[Development] QtCS 2017 logging/tracing session notes

Arnaud Clère arnaud.clere at minmaxmedical.com
Wed Oct 11 23:10:51 CEST 2017

Hi Christian,

Thank you for your interest and your questions... 
Regarding the ParTraP language, currently, you need to parse, transform and classify unstructured traces in a JSON form to be able to use it. JSON will remain the pivot format between trace stores and tools so, if ETW or whatever native format is used to store traces, there must be a conversion tool... Stay tuned!

I will now try to answer the ones regarding modmed... and digress to explain what IMO we should examine and discuss regarding Qt tracing.

modmedLog was primarily designed to structure the data coming from existing qDebug() tracepoints. Performance requirements were present too but we do not know very well where we stand now. We have users logging structured devices data at GUI-like rates (say 60Hz) along with lots of other tracepoints. That is not much but at least performance is not an issue for them (I must say though that they use a commercial version with asynchronous logging). That is why our 1st priority was API "usability" vs raw performance.

Now, the key idea in modmedLog design was to avoid intermediate data structures like QVariantXxx and directly write structured data into the output buffer. That is the point of the Bind<T>::bind(Item<>, T& t) signature: it allows writing the structure of data in a serie of possibly stacked, possibly inlined, bind() calls directly able to read/write into the structure through the Item<> "iterator" without necessarily formatting and appending strings. But there are still things to do to reach the best performance using modmed's design:

1/ Avoid numeric and binary data formatting by offering a serializable binary format.
It is not clear to me whether ETW/LTTng/journald formats can handle any user data type such as an object tree or if it imposes limitations such as builtin numeric types, etc. Also, we have to find a way to write such formats without using macro APIs.
Otherwise, maybe QJsonDocument binary format is suitable to embed inside all these "native" log formats. The problem is that to read traces using tools like Python, the format should be documented and a basic Python reader would be the minimum to start doing interesting trace analysis. 
Other possibilities : sqlite, Binary JSON (CBOR RFC7049 as in CoAP ?)...

2/ Avoid memory allocations.
The initial idea when designing modmedLog's fluent interface was to only use stack-based local variables to track the current state of structured writing, but this is not entirely possible with C++ rules of temporary variables creation/destruction. 
So we currently allocate small structures. I think it is possible to optimize that with an allocator using a buffer on the stack.

3/ Limit indirection levels from tracepoint to output.
This is probably negligible compared to the points above and we are probably quite close to the minimum here if we want to keep the flexibility of choosing various formats for various outputs in a QtMessageHandler.
But ensuring compatibility with the existing handler requires to chain at least one structured logging handler with the existing one.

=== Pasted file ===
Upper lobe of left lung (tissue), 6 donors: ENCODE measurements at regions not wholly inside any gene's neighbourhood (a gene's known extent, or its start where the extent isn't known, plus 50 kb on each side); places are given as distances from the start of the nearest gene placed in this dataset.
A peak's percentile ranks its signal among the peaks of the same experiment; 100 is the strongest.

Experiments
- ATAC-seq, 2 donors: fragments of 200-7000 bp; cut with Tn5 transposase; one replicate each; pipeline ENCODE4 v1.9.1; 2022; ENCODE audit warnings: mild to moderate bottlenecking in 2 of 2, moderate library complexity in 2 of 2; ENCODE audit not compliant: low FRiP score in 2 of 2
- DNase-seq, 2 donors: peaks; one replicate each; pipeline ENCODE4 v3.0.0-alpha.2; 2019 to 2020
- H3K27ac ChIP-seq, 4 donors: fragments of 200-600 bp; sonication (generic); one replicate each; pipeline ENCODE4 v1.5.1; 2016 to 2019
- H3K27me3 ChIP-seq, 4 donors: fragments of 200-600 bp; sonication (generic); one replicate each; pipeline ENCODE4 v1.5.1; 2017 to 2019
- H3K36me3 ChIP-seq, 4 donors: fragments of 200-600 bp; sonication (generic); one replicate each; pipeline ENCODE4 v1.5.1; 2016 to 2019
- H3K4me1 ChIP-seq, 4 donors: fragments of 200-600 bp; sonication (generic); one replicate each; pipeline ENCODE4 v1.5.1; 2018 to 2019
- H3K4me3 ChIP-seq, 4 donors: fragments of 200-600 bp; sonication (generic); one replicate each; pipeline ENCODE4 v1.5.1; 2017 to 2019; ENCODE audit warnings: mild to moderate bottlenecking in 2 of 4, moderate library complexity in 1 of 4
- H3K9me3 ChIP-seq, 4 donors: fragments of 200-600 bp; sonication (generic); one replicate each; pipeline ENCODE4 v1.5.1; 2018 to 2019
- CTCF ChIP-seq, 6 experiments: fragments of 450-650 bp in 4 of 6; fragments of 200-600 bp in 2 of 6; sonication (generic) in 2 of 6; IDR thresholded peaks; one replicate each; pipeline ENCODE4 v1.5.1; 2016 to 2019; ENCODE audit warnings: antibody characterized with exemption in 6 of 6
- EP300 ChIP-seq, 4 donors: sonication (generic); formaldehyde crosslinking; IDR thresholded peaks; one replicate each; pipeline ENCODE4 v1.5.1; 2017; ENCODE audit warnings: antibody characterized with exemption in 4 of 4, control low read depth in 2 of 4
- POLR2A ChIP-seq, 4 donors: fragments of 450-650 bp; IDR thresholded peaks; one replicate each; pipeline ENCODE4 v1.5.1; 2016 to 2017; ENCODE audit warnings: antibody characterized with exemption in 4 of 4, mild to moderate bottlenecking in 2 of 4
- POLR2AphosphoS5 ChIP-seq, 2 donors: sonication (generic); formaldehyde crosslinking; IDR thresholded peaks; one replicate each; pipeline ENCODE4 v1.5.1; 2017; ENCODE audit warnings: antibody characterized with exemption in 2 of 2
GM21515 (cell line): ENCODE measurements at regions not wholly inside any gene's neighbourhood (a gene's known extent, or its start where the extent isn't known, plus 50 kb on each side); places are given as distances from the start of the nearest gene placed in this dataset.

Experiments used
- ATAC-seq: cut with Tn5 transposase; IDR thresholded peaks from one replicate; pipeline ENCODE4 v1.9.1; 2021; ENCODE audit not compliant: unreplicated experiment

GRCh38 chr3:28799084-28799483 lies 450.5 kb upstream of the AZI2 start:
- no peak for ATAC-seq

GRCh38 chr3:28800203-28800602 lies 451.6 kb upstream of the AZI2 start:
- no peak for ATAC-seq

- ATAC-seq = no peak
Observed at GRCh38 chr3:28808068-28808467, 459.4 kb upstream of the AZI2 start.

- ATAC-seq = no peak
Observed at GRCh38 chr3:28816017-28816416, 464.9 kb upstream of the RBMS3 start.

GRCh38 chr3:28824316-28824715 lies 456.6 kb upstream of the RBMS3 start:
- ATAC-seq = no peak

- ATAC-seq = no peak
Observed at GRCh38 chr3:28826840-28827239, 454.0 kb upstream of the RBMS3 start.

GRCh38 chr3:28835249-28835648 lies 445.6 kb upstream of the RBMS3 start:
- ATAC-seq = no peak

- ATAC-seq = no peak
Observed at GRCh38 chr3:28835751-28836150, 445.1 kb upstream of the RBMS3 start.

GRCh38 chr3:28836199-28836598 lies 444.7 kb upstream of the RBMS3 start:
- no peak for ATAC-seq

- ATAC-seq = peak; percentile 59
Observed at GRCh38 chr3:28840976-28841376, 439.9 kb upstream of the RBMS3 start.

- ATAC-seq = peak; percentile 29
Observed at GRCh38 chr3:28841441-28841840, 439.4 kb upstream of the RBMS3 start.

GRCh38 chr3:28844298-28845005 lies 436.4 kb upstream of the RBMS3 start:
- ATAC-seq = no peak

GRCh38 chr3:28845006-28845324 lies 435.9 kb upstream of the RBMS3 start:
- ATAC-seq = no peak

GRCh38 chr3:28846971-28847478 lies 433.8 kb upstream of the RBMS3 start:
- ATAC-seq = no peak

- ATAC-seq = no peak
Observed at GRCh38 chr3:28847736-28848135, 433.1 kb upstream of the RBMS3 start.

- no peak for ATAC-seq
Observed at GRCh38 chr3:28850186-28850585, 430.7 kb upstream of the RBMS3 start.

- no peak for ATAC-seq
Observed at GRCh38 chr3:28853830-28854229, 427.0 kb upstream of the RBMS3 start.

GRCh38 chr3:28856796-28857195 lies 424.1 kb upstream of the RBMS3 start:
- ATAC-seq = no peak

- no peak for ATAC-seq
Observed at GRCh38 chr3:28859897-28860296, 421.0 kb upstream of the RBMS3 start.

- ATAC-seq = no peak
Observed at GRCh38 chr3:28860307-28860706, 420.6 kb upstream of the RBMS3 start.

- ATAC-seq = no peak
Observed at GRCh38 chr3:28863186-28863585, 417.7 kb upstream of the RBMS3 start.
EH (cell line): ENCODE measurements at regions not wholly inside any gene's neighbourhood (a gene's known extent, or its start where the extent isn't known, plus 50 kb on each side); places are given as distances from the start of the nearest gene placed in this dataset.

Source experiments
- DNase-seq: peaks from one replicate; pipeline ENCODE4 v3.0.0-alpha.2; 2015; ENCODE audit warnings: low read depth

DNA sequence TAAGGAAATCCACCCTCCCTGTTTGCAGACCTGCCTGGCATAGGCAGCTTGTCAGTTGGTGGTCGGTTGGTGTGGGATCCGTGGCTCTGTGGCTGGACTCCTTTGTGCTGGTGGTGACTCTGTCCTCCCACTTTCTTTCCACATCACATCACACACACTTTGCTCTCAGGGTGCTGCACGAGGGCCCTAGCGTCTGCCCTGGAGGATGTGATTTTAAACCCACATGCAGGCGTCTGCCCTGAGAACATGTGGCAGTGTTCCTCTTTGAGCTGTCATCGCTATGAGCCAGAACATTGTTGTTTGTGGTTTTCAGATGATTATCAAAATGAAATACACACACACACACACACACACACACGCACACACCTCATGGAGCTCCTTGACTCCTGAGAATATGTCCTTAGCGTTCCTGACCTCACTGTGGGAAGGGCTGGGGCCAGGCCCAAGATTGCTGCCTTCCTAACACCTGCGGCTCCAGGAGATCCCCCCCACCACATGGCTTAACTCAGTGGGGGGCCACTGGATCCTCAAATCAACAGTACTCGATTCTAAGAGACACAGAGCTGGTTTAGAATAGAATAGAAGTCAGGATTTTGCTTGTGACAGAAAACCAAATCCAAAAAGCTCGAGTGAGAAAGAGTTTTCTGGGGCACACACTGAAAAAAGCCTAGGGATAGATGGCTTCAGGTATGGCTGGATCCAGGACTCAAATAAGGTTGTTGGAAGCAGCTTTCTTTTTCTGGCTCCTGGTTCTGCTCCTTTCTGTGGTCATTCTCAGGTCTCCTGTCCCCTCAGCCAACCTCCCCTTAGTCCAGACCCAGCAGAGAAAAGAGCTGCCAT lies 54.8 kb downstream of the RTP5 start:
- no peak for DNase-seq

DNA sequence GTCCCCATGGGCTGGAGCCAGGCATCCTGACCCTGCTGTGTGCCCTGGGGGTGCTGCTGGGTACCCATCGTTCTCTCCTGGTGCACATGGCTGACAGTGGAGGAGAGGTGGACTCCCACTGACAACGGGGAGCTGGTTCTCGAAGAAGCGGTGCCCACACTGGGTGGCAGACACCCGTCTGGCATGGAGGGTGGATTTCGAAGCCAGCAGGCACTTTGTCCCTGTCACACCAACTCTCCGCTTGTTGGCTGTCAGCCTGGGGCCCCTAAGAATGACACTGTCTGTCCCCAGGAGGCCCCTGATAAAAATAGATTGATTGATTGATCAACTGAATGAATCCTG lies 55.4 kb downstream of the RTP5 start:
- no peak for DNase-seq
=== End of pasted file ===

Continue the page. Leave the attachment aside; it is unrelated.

Regarding your concerns about locks, there must be some mechanism to avoid mixing events from multiple threads but native APIs certainly provide very efficient solutions. 
On our side, if we avoid dynamic allocations, we should be able to avoid 99% of the locks by writing in a reasonably large buffer before sending the result to native APIs. Would that be enough?

Arnaud Clère 

-----Original Message-----
From: Christian Gagneraud [mailto:chgans at gmail.com] 
Sent: mercredi 11 octobre 2017 10:21
To: Thiago Macieira <thiago.macieira at intel.com>
Cc: development at qt-project.org
Subject: Re: [Development] QtCS 2017 logging/tracing session notes


Going through the wiki, the pdf and the codereview again, i see 3 different things:
- Qt: Logging framework
- ModMed: real-time dissection of organised/structured logs
- Ltt/ETW: event tracing/profiling

Different needs, different means, different reasons and different goals.

I like all 3! ;)

But i'm a bit worry of perf inpact on Ltt/ETW, if one wanted to integrate them into the "structured" logging framework.
I've never heard of ETW before, so i won't comment. Regarding Ltt, I would say that their primary design goal is stealthiness, the second one being efficiency.
In the kernel mode case, you access the events from /proc, which is backed by a kernel RCU list/buffer, i don't know how they have implemented their userspace solution, but i'm expecting something "pretty well done".

My point is that Ltt doesn't interfere (much) with the observed system, and it's I think a primary quality that cannot be thrown away.
Letting Ltt traces go though the whole qDebug stuff makes me feel nervous, traces shouldn't go though Qt locks.

Concerning the pending code review, what will happen next? Will this be merged somewhere?
What if I want to share some experiments about Qt event tracing on top of this review? (time permitting) Now that the framework is there, it should be quite easy to pollute Qt with new traces. I used pollute on purpose, b/c that's really the drawback with Ltt, you have to pollute your code with macros at key locations.

On the side: ModMed's ParTraP language looks very interesting, could this be made accessible to Ltt/ETW?


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